# What justifies the authority of a bank to create money when they make loans?

This is somewhat of a political or philosophical question.

As explained by the Bank of England and elsewhere, the majority of broad money is created by credit to banks' accounts when they make loans. "Loans create deposits, not the other way around."

What is it that gives the banks the power to do this? In other words, why can't I do the same thing? With what I currently know, it seems unjustified. In attempting to justify it, I'm wondering if maybe there is there some kind of cost to creating or debt created by these deposits and this somehow justifies their ability to create them. Do they owe something to a central bank or the state upon doing it?

• We do that when we pretend that bank deposits are equivalent to cash. – user253751 Dec 16 '19 at 14:55

This is due to Fractional Reserve System. In fractional reserve system when you make a deposit at a bank bank is required to keep a bit of it as a deposit and it is allowed to lend out the rest.

So for example if Central Bank makes an initial money injection into economy. Let’s say 100€ (and it does not really matter whether it’s by helicopter drop or directly putting them in banks) the money will eventually be put into deposit account sooner or later. Once money is deposited with fractional reserve being let’s say 10% the bank keeps 10€ and lends the rest 90€. The 90€ again sooner or later gets deposited once the lender spends it so it will end up at some bank which will keep 9€ as reserves and lends rest 81€. In the end using this system private banks create from original 100€ a 1000€ worth of money supply (the final effect can be calculated using the multiplier ($$1/ra)$$ where $$ra$$ is the reserve ratio so with 10% reserves original 100€ creates 10 times as much money. Although as pointed out in the article its not inevitable the money supply will increase to its maximum possible value given multiplier as its not guarantee that households will put later money into deposit accounts or bank could just decide too keep full amount as reserve because it does not find profitable to lend money or there can be lending restriction imposed by regulation so the 1000 should be viewed as an upper limit on the maximum new money that can be created.

You could also do this. For example, if you convince your friends to give you deposits and then you keep only a fraction of those deposits and lend the money out to some other friends you will create new money (although if you are hell bent on doing this first check local laws in some countries maybe you can’t just do this without license). But in principle anyone could do this. In past, like during the Renaissance or even in more ancient times even many private money lenders did this.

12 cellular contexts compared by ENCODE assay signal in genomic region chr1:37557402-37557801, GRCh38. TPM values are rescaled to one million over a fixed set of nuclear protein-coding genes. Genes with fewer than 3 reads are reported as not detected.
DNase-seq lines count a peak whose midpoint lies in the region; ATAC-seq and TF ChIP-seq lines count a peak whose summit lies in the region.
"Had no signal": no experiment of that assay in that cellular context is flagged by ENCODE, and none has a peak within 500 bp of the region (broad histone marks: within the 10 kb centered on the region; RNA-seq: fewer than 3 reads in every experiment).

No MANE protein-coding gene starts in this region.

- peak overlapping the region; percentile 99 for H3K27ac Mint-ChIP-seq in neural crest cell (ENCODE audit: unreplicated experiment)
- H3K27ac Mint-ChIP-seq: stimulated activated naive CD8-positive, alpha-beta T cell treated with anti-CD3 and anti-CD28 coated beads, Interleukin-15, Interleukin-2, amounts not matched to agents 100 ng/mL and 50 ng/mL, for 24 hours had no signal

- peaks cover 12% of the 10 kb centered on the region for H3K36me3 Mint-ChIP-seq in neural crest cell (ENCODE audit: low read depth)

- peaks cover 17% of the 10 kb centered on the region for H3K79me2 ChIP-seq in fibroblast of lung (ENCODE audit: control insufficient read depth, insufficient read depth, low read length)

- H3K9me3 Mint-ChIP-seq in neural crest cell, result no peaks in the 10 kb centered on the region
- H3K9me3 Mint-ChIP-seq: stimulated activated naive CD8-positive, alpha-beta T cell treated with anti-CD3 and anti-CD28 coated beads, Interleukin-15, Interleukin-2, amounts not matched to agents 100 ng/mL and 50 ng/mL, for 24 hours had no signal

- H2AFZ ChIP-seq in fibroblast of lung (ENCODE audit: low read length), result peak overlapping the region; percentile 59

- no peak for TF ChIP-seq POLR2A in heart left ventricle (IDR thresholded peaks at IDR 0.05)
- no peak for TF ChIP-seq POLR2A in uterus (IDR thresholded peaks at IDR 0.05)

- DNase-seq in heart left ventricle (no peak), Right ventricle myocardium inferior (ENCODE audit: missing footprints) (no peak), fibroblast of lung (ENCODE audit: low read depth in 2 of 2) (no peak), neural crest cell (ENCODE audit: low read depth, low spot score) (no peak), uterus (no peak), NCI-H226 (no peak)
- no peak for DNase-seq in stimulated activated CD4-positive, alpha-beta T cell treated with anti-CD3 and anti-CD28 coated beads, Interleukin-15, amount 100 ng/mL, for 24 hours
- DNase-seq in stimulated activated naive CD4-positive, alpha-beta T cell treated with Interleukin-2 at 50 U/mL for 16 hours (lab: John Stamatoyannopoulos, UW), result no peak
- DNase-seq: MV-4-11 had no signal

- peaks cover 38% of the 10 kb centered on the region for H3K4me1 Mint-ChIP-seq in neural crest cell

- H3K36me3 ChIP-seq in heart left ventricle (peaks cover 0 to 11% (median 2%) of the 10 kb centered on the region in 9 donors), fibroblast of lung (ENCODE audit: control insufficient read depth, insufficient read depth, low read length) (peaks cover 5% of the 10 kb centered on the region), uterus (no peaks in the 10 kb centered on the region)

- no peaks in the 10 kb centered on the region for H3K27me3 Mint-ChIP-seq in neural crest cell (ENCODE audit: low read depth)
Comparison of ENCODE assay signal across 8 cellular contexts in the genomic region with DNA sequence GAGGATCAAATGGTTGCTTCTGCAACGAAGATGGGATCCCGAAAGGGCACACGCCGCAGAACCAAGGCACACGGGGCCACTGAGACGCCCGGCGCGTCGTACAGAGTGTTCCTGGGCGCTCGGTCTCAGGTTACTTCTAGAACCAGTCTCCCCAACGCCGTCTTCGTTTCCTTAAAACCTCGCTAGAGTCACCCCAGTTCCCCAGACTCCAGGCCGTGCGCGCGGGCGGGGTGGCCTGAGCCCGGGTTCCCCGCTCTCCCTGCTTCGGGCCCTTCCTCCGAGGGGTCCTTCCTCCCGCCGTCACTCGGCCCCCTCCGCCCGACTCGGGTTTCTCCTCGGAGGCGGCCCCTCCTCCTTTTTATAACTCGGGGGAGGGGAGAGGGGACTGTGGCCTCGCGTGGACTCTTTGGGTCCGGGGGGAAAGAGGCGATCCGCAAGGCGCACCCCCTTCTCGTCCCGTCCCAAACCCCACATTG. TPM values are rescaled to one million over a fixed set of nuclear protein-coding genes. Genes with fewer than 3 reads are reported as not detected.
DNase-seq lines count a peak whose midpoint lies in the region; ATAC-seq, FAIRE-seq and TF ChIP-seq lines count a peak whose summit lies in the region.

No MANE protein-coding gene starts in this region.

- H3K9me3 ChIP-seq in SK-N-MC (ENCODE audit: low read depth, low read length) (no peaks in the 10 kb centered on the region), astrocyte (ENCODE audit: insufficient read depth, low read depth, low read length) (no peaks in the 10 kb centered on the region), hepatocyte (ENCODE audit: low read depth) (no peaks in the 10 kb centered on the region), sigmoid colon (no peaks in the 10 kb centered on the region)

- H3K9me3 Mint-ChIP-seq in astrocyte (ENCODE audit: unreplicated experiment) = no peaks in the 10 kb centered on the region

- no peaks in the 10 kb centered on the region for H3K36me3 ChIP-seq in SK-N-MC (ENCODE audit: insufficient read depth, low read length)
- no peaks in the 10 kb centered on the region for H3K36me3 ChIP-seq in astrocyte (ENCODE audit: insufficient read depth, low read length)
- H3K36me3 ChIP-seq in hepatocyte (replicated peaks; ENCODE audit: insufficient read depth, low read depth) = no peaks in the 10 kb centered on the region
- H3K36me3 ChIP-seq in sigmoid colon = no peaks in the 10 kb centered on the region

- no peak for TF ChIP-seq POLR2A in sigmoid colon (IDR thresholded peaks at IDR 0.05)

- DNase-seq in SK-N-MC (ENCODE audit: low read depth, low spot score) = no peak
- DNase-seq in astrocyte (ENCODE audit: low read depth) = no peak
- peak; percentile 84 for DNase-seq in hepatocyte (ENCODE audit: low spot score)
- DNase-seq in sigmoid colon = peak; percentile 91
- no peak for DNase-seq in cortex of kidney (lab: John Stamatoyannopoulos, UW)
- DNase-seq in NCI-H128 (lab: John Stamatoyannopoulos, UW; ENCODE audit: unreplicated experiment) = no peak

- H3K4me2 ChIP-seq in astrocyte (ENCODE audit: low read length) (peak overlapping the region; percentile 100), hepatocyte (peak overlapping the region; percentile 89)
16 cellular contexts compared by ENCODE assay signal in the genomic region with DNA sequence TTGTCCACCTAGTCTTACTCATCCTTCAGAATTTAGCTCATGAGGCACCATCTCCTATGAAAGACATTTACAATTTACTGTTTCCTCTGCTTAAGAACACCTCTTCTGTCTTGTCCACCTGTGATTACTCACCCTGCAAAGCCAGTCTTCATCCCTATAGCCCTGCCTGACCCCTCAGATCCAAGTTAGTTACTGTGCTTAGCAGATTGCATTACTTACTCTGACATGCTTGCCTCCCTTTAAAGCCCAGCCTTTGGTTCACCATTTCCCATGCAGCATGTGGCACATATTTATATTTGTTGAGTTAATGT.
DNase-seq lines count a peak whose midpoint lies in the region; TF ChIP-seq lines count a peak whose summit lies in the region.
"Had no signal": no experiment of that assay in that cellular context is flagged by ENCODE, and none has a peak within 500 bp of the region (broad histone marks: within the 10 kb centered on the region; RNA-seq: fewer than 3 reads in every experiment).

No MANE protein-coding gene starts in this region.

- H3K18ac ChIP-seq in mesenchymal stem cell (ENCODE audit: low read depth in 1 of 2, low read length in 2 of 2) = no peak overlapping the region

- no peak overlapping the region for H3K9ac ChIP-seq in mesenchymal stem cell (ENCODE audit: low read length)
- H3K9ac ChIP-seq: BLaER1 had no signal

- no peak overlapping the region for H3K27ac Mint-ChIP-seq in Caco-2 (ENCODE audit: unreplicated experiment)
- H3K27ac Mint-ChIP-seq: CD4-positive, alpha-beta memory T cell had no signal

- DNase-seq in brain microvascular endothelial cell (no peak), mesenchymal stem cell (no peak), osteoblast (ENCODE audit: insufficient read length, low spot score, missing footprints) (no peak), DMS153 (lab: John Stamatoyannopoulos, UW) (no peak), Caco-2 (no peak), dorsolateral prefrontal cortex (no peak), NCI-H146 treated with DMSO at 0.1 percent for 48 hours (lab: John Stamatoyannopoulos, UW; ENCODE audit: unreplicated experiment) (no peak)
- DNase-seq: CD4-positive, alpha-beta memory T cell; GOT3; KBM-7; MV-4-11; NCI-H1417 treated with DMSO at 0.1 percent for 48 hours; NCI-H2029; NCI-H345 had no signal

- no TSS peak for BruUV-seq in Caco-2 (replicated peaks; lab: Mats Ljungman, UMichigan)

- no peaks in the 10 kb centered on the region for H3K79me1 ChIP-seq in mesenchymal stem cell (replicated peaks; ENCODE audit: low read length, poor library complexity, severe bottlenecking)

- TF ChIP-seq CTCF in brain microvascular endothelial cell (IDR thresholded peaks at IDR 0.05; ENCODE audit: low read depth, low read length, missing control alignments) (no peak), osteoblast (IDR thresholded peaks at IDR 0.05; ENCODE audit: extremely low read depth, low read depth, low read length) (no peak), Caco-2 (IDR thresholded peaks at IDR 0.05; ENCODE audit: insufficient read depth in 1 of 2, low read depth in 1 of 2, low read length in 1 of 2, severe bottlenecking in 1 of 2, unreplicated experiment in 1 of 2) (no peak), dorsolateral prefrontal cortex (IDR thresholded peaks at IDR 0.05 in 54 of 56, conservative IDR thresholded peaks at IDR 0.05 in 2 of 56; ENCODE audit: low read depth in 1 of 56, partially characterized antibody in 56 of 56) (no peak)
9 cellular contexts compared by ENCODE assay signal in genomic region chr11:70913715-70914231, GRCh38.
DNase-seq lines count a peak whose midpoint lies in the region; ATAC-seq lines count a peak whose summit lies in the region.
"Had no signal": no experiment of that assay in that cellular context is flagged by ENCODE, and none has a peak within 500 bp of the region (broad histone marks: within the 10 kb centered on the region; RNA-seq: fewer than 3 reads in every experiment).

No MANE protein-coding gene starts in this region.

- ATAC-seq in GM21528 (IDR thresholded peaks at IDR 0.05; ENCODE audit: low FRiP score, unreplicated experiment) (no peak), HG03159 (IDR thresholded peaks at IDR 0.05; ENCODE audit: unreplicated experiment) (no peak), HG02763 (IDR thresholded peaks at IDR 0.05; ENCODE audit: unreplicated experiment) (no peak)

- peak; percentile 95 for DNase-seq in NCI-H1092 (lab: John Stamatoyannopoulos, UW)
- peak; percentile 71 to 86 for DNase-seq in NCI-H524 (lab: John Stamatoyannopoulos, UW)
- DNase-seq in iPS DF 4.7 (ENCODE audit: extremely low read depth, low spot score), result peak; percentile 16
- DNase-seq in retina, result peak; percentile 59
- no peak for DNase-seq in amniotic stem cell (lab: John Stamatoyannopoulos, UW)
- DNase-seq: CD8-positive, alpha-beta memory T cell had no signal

• This is what the Bank of England specifically says is incorrect. Please see the reference that I linked. – Anthony Dec 7 '19 at 13:48
• @Anthony No, if you read the article it does not say this. The article just points that in modern economy the story is more complicated because banks my not be willing to lend out money (Although I made a mistake by saying the new money supply will be 1000e - implying that it will definitely reach its maximum limit). And the second argument in that article was that banks usually start by targeting loans and then trying to get deposits to be able to issue the loans but that for the above story does not matter. But your question was about what gives them the power to create money which is this. – 1muflon1 Dec 7 '19 at 14:23
• @Anthony "Whenever a bank makes a loan, it simultaneously creates a matching deposit in the borrower’s bank account, thereby creating new money." This holds in my answer, I abstracted from this by saying the customer gets the money and then it will end in deposit account. "banks do not act simply as intermediaries, lending out deposits that savers place with them, and nor do they ‘multiply up’ central bank money to create new loans and deposits." - I read this as saying that the banks are not just passive in this process. And the last quote is actually not connected to the answer I gave. – 1muflon1 Dec 7 '19 at 15:04
• @Anthony also just to add up to what I have written I think that if you go through the body of the BoE article you will see that its not that the article says that there is no money multiplier rather that the process is not just automatic and passive as presented in textbook where the money is created automatically abstracting from things like borrowing constraints etc. and that the monetary policy plays stronger role than just determining the initial base but its not really about saying that its not through fractional reserve mechanism – 1muflon1 Dec 7 '19 at 15:08
• Thanks for your help. Yes, I agree with your interpretation of the quotes. The abstract and video were too ambiguous and I jumped to conclusions. "Banks can create new money because bank deposits are just IOUs of the bank; banks’ ability to create IOUs is no different to anyone else in the economy. When the bank makes a loan, the borrower has also created an IOU of their own to the bank." – Anthony Dec 7 '19 at 19:51

To answer the OP in the title: Federal law permits it explicitly.

• The question is asking what justifies that law, as in why is this reasonable. @1muflon1 explained it. – Anthony Dec 7 '19 at 19:58